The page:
For eight years and two months, I've told other people's stories - 2,820 of them.
For my last one here at the Star, I'd like to tell you mine.
I'll start at the end: I'm moving to Chicago. My wife was offered a job at the Chicago Tribune that we couldn't say no to.
It wasn't an easy decision. Tucson is a wonderful place.
We bought our first home here. My dad and brother live in town. We've seen the sun set from Starr Pass and stayed up late dancing to mambo music, pushed together like toothpicks in a box in a sweaty Club Congress. We've marched in the All Souls Procession, dressed like skeletons, and have eaten Sonoran dogs at 2 in the morning on the side of the road. (It's more romantic than it sounds.)
You can't do that anywhere else.
It's why my favorite sporting event here, ever, came in 2006. One day after Mexico's World Baseball Classic team played the Diamondbacks in a sold-out Kino Stadium, it scrimmaged Pima College on a back field across the street.
When I arrived, there were more players than fans. There was no announcer or scoreboard operator.
By the third inning, maybe 100 or so fans had trickled in. With no room to sit - there were two sets of metal bleachers, five rows apiece - people backed their trucks up, mere feet from where almost every great Mexican baseball player, current players and graying coaches, sat on the bench.
Someone started barbecuing. Another pulled out a plastic water bottle full of tequila and told me about a man nicknamed "Pancho Ponches," a hard-throwing reliever who, for some reason, never made it in the States.
When major-leaguer Jorge Cantu homered off Pima pitcher Joey Romo, he signed the ball, "Para Mi Amigo." For my friend.
I've seen Tucson's most notorious sports moments. I heard the thump when Chase Budinger's face was stomped on by Houston's Aubrey Coleman and watched as the Wildcats rallied to win.
I was maybe 6 feet behind Jamelle Horne when he launched a three-point attempt that would have defeated Connecticut in the 2011 Elite Eight. The ball was in the air when Greg Hansen, our marvelous columnist, whispered the words "Final Four" in my ear.
We thought it was going in.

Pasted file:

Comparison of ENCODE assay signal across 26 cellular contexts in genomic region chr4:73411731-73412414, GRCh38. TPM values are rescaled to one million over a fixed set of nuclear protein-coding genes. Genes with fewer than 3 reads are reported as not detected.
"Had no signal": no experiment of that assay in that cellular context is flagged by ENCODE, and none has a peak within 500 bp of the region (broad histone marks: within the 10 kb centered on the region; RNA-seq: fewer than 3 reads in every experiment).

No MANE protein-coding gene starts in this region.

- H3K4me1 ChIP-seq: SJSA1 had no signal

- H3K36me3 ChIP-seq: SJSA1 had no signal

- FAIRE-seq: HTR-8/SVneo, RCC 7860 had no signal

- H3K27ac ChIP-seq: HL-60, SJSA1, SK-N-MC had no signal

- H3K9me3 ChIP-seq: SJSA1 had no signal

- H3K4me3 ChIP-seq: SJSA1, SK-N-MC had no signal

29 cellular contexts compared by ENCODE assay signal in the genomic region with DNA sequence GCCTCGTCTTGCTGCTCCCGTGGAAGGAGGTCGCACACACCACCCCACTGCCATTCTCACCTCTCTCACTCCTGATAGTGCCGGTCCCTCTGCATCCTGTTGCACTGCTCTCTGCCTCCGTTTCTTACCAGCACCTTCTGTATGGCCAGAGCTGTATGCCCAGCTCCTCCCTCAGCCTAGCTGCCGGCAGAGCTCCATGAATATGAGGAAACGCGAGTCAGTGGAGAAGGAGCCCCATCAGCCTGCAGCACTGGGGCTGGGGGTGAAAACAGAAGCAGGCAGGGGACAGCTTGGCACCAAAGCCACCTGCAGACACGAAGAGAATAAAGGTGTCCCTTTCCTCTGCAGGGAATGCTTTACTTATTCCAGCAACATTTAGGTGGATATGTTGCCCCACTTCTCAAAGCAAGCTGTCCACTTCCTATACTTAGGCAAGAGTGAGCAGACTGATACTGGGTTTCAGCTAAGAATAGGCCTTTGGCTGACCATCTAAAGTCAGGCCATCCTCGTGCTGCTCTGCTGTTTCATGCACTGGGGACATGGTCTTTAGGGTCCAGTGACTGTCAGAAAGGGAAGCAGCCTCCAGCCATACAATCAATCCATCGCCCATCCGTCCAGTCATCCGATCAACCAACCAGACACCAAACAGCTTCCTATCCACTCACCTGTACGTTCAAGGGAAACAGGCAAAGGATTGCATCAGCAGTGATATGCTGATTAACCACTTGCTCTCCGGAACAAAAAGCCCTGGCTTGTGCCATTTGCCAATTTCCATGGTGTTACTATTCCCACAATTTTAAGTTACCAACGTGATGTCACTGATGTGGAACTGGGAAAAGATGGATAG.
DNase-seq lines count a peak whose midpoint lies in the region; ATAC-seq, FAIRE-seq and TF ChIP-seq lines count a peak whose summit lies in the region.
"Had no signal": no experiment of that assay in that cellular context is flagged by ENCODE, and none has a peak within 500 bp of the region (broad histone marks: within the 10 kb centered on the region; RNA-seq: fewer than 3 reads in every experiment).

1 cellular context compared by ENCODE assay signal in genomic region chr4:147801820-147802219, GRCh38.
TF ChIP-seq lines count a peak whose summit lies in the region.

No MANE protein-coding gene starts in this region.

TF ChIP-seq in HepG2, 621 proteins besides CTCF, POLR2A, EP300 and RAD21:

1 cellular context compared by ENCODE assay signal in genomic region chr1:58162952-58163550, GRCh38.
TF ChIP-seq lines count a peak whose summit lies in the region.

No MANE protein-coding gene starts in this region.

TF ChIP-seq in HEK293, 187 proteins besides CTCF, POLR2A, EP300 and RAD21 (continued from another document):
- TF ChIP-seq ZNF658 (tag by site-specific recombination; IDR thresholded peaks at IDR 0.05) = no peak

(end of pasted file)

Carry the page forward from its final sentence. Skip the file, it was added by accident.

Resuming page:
I stood behind Rich Rodriguez's bench in December when the Wildcats scored twice in the final 46 seconds to beat Nevada in the New Mexico Bowl. They were delirious. Someone hugged me, not knowing what else to do.
When the Arizona Wildcats softball team won two national titles, I was there. When the Sidewinders clinched their 2006 title, players dumped a bottle of champagne on my head. I didn't drink a drop but drove home scared to death I'd be pulled over and thrown in jail.
I've seen Lute Olson retire - twice. I've had a Diamondbacks player charge me in the clubhouse, upset at something I'd written, only to be saved by, of all people, Carlos Quentin. (We went to the same high school.)
For my job, I've dressed up like a mascot and served as a ballboy. I've written about a one-eyed horse and "jogglers," those who, inexplicably, juggle while jogging.
There are moments of incredible sadness I'll never forget. I stood in the Safeway parking lot an hour after the Jan. 8 shooting, talking to witnesses, scared and shaking and defiant.
My heart always goes back to Drew Donnellan, the Salpointe student who over-rotated on a gymnastics flip and suffered a spinal cord injury. I stood with Drew in a Denver hospital when he moved his hand to his chest for the first time. It was thrilling - and all I could do to not cry.
Journalism is the best job in the world. We're paid to uncover and to enlighten, to see and to tell.
The co-workers I'm leaving are the best in town, in any medium, at doing just that. I'll miss them dearly.
My twin brother and my best friend is still here. We've been working together for eight years, competing like hell, consoling each other and confusing almost everyone in town. (The week I interviewed here, Andy Lopez saw me on campus and hugged me; I had no idea who he was.)
The night Rodriguez was named the head football coach, Ryan and I ran to the office to write our stories. At 10 p.m., with his story almost done, Ryan's wife called. She was going into labor. (As RichRod says, huddling up is a waste of time.)
Ryan had me clean up his story. By dawn, his son, Luc, was born, and I was the first guest to hold him.
Before noon, I was sitting in McKale Center, bleary-eyed, doing both Ryan's and my own job by covering Rodriguez's press conference.
When I went to ask the first question, Rodriguez cut me off.
"Are you the one whose brother had a baby?" he said.
I said yes, and that mother and baby were fine. The 500 or so fans in the audience clapped.
Back at the hospital, Ryan was watching on television.
I'm thrilled, in an overly caffeinated way, to be staying in the business - one I've loved since I was a teenager - but I'll never find that relationship anywhere else.
I'll stay close to Tucson through him. I hope you'll stay in touch with me.
Keep in touch with Patrick Finley
Though he's taking his talents to Chicago, you can still say goodbye to Patrick Finley on Twitter @patrickfinley or via e-mail at firstname.lastname@example.org
Contact reporter Patrick Finley at email@example.com. On Twitter @patrickfinley